HealthWorks: Results of a multi-component group-randomized worksite environmental intervention trial for weight gain prevention

Jennifer A Linde, Katherine E. Nygaard, Richard F Maclehose, Nathan Mitchell, Lisa J Harnack, Julie M. Cousins, Daniel J. Graham, Robert W Jeffery

Research output: Contribution to journalArticlepeer-review

50 Scopus citations


Background: U.S. adults are at unprecedented risk of becoming overweight or obese, and most scientists believe the primary cause is an obesogenic environment. Worksites provide an opportunity to shape the environments of adults to reduce obesity risk. The goal of this group-randomized trial was to implement a four-component environmental intervention at the worksite level to positively influence weight gain among employees over a two-year period. Environmental components focused on food availability and price, physical activity promotion, scale access, and media enhancements.Methods: Six worksites in a U.S. metropolitan area were recruited and randomized in pairs at the worksite level to either a two-year intervention or a no-contact control. Evaluations at baseline and two years included: 1) measured height and weight; 2) online surveys of individual dietary intake and physical activity behaviors; and 3) detailed worksite environment assessment.Results: Mean participant age was 42.9 years (range 18-75), 62.6% were women, 68.5% were married or cohabiting, 88.6% were white, 2.1% Hispanic. Mean baseline BMI was 28.5 kg/m 2 (range 16.9-61.2 kg/m 2). A majority of intervention components were successfully implemented. However, there were no differences between sites in the key outcome of weight change over the two-year study period (p = .36).Conclusions: Body mass was not significantly affected by environmental changes implemented for the trial. Results raise questions about whether environmental change at worksites is sufficient for population weight gain prevention.Trial Registration: NCT00708461.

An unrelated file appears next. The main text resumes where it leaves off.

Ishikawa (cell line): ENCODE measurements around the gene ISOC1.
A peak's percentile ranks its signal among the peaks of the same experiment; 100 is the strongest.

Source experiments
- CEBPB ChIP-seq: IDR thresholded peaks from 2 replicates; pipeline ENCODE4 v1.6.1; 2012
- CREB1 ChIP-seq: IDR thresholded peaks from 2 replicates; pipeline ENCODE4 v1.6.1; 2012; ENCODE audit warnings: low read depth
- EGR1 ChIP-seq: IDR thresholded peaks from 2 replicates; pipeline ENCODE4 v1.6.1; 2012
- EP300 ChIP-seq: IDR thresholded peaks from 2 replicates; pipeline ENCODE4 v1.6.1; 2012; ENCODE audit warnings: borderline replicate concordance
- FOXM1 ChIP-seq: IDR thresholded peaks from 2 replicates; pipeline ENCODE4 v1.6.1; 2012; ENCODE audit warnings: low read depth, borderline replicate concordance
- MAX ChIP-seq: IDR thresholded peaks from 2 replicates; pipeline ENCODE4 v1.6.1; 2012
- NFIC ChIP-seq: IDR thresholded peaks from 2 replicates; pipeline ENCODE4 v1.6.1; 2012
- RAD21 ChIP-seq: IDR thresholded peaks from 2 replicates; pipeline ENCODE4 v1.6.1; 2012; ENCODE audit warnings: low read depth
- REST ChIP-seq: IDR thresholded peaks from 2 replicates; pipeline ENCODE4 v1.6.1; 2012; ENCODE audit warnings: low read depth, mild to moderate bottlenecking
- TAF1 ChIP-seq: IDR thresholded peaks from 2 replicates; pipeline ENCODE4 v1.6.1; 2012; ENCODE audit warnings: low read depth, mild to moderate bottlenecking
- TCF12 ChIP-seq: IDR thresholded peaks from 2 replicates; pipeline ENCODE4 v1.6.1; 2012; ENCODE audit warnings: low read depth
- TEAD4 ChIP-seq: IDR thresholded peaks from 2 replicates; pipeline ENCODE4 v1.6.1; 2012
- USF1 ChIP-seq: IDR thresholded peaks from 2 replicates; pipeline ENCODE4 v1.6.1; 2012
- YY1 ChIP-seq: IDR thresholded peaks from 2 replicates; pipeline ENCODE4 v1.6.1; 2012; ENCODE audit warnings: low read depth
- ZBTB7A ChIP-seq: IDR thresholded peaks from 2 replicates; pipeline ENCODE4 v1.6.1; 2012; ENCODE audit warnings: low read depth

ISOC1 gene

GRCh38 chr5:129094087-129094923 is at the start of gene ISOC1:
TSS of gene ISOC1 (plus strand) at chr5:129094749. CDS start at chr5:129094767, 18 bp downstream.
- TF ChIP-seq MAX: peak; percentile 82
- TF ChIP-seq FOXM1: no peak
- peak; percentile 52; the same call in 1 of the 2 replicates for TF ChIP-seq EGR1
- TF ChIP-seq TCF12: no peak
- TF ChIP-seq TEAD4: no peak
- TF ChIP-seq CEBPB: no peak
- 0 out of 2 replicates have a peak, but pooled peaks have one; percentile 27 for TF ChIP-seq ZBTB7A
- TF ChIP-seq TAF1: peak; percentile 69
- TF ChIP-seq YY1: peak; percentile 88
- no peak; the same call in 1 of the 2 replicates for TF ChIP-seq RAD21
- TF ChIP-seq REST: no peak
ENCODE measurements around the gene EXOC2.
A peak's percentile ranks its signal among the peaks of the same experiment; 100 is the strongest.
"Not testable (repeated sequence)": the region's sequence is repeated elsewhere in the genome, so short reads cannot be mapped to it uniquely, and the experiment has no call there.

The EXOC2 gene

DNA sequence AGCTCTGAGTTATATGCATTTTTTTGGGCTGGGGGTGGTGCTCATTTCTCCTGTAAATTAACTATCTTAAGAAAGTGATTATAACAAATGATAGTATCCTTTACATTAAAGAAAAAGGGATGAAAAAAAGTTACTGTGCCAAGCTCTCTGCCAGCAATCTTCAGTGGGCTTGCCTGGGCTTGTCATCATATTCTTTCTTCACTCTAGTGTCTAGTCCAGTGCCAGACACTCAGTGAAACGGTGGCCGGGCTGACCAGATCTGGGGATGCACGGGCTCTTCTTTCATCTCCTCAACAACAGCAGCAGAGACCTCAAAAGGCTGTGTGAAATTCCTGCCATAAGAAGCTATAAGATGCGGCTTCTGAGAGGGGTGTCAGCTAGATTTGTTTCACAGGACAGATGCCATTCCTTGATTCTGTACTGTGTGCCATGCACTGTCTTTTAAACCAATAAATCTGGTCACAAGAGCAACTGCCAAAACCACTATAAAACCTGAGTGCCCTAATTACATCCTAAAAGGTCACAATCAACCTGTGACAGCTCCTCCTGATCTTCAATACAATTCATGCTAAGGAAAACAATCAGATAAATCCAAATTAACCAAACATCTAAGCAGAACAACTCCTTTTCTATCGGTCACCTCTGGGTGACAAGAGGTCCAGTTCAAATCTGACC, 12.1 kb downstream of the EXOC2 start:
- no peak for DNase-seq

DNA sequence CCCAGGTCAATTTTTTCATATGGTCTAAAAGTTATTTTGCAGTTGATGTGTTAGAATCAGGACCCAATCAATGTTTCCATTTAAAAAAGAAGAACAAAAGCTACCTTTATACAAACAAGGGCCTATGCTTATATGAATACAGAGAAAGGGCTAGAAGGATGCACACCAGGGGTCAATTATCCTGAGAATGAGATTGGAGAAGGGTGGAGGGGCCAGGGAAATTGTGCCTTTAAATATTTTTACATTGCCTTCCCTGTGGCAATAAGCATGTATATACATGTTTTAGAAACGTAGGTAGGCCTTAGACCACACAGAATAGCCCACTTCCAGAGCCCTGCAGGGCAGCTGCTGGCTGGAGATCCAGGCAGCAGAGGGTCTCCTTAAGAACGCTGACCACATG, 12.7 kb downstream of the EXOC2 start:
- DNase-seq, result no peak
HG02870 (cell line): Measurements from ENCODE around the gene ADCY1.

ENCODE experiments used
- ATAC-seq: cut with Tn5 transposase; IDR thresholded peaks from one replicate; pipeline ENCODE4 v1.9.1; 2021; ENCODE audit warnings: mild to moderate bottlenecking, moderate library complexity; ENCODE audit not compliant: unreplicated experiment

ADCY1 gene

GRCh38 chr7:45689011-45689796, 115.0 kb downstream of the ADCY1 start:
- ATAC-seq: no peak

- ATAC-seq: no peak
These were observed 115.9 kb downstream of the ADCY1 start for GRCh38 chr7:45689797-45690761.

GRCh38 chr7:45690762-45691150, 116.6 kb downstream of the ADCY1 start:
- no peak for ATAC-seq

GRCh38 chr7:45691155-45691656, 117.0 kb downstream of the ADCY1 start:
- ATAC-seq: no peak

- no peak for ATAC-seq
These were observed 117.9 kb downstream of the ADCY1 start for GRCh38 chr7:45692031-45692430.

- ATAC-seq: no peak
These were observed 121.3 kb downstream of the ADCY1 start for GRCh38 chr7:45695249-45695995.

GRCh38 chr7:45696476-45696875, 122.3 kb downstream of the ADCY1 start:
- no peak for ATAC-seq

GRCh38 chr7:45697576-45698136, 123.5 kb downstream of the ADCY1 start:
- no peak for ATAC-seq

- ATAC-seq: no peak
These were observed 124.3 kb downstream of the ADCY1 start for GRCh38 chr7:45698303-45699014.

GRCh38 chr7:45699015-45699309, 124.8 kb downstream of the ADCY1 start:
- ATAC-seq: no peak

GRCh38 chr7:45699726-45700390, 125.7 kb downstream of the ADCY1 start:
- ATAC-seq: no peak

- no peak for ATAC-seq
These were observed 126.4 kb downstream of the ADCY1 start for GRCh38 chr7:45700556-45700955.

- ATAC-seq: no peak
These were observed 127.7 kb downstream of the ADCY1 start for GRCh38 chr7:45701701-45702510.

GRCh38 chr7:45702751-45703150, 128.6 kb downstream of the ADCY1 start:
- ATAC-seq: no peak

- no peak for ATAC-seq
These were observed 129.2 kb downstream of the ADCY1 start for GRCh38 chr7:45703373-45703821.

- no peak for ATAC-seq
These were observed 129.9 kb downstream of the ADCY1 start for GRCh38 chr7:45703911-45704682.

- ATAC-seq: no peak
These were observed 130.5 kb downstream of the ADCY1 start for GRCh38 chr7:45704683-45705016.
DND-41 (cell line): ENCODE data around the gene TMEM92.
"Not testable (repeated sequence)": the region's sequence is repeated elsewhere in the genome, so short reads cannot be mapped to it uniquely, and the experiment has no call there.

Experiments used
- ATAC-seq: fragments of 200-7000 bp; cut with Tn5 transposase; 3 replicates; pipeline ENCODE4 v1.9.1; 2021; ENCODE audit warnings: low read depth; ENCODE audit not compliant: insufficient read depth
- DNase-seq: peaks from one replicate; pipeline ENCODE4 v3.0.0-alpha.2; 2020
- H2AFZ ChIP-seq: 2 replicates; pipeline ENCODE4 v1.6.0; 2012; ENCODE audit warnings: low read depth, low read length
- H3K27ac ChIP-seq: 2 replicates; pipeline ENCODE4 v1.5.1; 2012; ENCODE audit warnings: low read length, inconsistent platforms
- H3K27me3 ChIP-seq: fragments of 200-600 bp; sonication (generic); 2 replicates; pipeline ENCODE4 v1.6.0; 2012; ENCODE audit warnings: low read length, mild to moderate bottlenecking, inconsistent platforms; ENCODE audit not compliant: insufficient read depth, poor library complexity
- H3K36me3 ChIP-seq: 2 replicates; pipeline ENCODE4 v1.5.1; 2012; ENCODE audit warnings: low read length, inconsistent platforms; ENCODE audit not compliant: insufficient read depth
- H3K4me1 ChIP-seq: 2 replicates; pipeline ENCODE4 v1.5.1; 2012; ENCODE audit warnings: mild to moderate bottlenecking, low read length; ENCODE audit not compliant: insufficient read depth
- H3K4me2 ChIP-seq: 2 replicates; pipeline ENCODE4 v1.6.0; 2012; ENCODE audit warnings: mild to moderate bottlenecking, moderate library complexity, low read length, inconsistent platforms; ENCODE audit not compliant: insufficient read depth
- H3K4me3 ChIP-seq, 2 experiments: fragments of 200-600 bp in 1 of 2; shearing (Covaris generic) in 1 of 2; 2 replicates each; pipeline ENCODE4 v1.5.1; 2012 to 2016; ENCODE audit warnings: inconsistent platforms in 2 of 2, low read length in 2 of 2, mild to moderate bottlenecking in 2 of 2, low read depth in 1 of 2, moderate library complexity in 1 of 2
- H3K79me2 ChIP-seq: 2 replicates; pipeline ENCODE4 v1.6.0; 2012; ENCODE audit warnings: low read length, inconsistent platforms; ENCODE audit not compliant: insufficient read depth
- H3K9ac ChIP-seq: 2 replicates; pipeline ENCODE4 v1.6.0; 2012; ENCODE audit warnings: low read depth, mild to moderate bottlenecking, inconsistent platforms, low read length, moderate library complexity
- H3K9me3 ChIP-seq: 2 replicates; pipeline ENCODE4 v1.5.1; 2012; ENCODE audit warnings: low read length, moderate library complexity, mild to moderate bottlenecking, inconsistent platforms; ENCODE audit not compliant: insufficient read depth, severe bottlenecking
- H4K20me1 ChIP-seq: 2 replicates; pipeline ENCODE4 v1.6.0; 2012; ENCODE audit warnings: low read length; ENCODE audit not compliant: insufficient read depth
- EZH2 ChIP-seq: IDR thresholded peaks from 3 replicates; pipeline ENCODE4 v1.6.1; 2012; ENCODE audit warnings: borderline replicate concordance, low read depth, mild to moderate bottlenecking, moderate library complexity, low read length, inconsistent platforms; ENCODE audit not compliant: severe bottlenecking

Original languageEnglish (US)
Article number14
JournalInternational Journal of Behavioral Nutrition and Physical Activity
StatePublished - Feb 16 2012

Bibliographical note

Funding Information:
This study was funded by National Institutes of Health Grant 1R01 DK067362 (RWJ, PI). The funding body had no role in design, data collection, analysis, interpretation, manuscript writing, or in the decision to submit the manuscript for publication.


  • Adults
  • Environment
  • Obesity
  • Weight gain prevention
  • Worksites


Dive into the research topics of 'HealthWorks: Results of a multi-component group-randomized worksite environmental intervention trial for weight gain prevention'. Together they form a unique fingerprint.

Cite this